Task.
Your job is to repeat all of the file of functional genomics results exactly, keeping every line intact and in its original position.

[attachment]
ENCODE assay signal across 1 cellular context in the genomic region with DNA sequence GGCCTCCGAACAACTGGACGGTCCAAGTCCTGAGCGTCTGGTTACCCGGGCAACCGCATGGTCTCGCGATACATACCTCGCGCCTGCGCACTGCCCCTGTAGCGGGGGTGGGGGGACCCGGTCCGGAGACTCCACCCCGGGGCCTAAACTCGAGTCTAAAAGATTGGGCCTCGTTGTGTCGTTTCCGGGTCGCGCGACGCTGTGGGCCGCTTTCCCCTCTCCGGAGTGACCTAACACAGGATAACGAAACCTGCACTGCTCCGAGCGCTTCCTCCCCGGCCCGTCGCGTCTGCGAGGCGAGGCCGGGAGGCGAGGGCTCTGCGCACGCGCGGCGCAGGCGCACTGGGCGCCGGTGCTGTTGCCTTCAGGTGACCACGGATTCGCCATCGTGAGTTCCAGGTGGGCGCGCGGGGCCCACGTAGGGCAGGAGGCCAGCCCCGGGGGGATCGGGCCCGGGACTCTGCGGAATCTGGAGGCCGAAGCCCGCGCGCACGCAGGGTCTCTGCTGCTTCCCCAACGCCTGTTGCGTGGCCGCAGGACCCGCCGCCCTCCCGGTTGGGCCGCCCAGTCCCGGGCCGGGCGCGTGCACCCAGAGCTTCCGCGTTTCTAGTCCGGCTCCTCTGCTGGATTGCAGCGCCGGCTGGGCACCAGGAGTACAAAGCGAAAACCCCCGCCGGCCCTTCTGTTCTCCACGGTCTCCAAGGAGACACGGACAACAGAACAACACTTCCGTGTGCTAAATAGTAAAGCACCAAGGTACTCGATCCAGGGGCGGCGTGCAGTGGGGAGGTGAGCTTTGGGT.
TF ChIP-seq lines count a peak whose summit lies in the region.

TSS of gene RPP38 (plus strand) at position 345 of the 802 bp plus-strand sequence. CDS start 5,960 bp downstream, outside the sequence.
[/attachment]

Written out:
ENCODE assay signal across 1 cellular context in the genomic region with DNA sequence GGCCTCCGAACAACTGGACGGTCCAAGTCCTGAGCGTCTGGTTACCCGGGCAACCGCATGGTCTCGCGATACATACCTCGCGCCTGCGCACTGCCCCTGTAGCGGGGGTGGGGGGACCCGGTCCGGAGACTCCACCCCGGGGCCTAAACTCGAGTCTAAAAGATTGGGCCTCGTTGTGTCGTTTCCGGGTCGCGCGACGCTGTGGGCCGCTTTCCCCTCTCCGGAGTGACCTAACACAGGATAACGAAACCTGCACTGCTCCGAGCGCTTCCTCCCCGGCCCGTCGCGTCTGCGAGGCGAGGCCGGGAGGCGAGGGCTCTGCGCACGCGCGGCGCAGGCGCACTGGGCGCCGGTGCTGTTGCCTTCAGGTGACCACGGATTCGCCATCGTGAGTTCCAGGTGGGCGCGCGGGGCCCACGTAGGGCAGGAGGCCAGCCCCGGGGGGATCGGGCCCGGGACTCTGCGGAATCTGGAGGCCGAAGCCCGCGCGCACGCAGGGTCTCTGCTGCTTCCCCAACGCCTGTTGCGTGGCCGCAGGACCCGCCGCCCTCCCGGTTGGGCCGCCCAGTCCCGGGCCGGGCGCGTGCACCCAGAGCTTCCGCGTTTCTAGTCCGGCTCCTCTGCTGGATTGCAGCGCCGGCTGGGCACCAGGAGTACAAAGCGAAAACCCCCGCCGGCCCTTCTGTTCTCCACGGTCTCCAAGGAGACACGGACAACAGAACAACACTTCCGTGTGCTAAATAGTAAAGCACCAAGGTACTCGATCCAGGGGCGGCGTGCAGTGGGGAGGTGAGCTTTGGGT.
TF ChIP-seq lines count a peak whose summit lies in the region.

TSS of gene RPP38 (plus strand) at position 345 of the 802 bp plus-strand sequence. CDS start 5,960 bp downstream, outside the sequence.